Plastic rubbish on a beautiful beach

Plastic waste pollution in the ocean: technology at the tipping point

Image credit: Getty Images

A change in public attitudes is helping to turn the tide on how we deal with plastic waste.

A whale found washed up on a beach in Spain earlier this year had 29kg of large pieces of plastic in its digestive system – including rubbish bags, ropes, pieces of net and a drum. While such cases make good photo opportunities, there is growing concern about damage to sea life caused by a far less visible problem – the ‘smog’ of tiny broken-up pieces of plastic on the ocean surface that pass through marine ecosystems before settling on the seafloor.

In 2015, an international research team led by Erik van Sebille at Imperial College London estimated that between 15 and 51 trillion plastic particles (nominally sized below 200mm, but with most concentrated between 0.33mm and 5mm) are floating in the world’s oceans. Their combined weight is between 93,000 and 236,000 tonnes.

The highest particle counts of ‘plastic smog’ are in the Mediterranean and North Pacific. Why? Because the Med is like a bowl (so the plastic cannot escape), while the North Pacific contains a huge mass of rubbish spilling out from the most polluted rivers in the world.

Each year, between 1.2 and 2.4 million tonnes of plastic enters the oceans from rivers, according to a paper published last year in Nature Communications by Laurent Lebreton of The Ocean Cleanup (TOC) and colleagues. They calculated that two-thirds of this comes from just 20 rivers, mostly in Asia. That the most polluted sea areas are next to the most polluting rivers can be seen clearly by the map produced by Win Cowger from the University of California, Riverside, on behalf of the 5Gyres Institute.

Such findings are beginning to change public and industry perceptions. The idea that you might scoop up thousands of tonnes of ‘plastic smog’ in the oceans with trawlers, nets or clever plastic-collecting booms (as proposed by TOC) seems optimistic to say the least. TOC is reengineering its prototype booms because they get destroyed in the sea by the same forces that cause plastic trash to break up into tiny pieces.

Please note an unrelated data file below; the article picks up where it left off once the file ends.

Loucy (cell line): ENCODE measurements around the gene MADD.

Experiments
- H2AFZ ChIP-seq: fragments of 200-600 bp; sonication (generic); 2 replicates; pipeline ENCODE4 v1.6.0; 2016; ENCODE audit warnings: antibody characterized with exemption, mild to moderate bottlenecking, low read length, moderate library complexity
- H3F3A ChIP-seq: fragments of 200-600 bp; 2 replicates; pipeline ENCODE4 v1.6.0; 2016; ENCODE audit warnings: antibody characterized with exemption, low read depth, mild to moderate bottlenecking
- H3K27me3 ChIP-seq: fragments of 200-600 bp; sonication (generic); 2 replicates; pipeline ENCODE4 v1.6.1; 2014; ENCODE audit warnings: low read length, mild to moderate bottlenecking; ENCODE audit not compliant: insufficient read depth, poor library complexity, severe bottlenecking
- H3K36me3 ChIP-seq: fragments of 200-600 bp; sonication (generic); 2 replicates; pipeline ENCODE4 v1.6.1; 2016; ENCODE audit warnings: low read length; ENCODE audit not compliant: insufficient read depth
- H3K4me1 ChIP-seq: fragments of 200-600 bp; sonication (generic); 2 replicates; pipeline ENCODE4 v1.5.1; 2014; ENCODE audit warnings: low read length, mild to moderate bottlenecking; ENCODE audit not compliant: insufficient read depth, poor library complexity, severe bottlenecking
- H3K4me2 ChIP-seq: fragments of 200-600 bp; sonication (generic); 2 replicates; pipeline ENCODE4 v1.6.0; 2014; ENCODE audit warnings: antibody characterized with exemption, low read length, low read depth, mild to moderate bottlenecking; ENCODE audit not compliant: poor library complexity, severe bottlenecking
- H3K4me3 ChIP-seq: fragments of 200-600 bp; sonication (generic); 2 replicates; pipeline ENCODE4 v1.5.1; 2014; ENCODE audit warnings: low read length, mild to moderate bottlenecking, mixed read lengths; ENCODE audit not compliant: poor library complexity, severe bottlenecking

“We need to think of plastic pollution like the hole in the ozone layer or air pollution over a city,” says Marcus Eriksen, co-founder of 5Gyres, the first organisation to research plastic in all five main subtropical ocean gyres. “We didn’t try to make a huge vacuum cleaner and suck up the CFCs or smog particles; we banned CFCs and tried to reduce air pollution. Plastics are the same – our efforts need to be about prevention.

“People are waking up to the idea that it’s unrealistic to expect consumers to carry the burden and pay for waste management, and to subsidise the negative consequences of poorly designed products,” he says.

New materials

Plastic: changing it up

If we are going to benefit from new materials, clear labelling will be essential. Bio-PET, for instance, is a plastic made from renewable feedstocks like the leftover pulp from harvesting sugarcane. Coca Cola’s bio-PET Plant bottle is made like this, but bio-PET behaves like oil-based PET (used for plastic bottles) and is recyclable, but not compostable.

There may yet be hope for biodegradable PET following the discovery of an enzyme dubbed ‘PETase’, produced by a bacterium called Ideonella sakaiensis 201-F6 that was found in the soil of a Japanese PET bottle recycling plant. Researchers at the US Department of Energy’s National Renewable Energy Laboratory (NREL) and University of Portsmouth announced recently they had developed a faster working variant of the enzyme this year that can break down PET bottles more quickly.

Over the last 12 months, public pressure has begun to turn the tide. Unilever and Starbucks are two of the global companies that have pledged to get rid of single-use plastics after being named and shamed by the Break Free From Plastics movement. Starbucks’ crime was failing to deliver a fully recyclable cup after promising one eight years ago. Unilever products, along with those of Proctor & Gamble and Nestlé, were among the biggest contributors to beach litter in a week-long clean up by Greenpeace and Break Free From Plastics in the Philippines, one of the biggest ocean-polluting countries.